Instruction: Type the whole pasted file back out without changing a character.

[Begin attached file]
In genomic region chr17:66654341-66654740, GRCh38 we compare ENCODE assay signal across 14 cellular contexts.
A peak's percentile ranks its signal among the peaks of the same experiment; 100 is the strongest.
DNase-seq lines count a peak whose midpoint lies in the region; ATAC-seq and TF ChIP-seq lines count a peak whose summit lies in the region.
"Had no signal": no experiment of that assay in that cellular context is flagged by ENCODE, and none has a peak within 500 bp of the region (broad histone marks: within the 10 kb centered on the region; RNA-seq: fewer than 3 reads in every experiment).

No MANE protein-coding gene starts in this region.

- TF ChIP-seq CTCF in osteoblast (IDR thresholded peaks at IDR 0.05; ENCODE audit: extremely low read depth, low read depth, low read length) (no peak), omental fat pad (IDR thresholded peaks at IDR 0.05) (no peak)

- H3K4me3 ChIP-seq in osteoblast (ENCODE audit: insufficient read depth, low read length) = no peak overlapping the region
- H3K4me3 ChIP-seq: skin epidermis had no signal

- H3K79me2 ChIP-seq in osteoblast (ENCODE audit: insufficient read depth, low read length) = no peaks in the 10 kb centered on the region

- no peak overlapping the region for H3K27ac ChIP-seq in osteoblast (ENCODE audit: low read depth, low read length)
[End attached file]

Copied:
In genomic region chr17:66654341-66654740, GRCh38 we compare ENCODE assay signal across 14 cellular contexts.
A peak's percentile ranks its signal among the peaks of the same experiment; 100 is the strongest.
DNase-seq lines count a peak whose midpoint lies in the region; ATAC-seq and TF ChIP-seq lines count a peak whose summit lies in the region.
"Had no signal": no experiment of that assay in that cellular context is flagged by ENCODE, and none has a peak within 500 bp of the region (broad histone marks: within the 10 kb centered on the region; RNA-seq: fewer than 3 reads in every experiment).

No MANE protein-coding gene starts in this region.

- TF ChIP-seq CTCF in osteoblast (IDR thresholded peaks at IDR 0.05; ENCODE audit: extremely low read depth, low read depth, low read length) (no peak), omental fat pad (IDR thresholded peaks at IDR 0.05) (no peak)

- H3K4me3 ChIP-seq in osteoblast (ENCODE audit: insufficient read depth, low read length) = no peak overlapping the region
- H3K4me3 ChIP-seq: skin epidermis had no signal

- H3K79me2 ChIP-seq in osteoblast (ENCODE audit: insufficient read depth, low read length) = no peaks in the 10 kb centered on the region

- no peak overlapping the region for H3K27ac ChIP-seq in osteoblast (ENCODE audit: low read depth, low read length)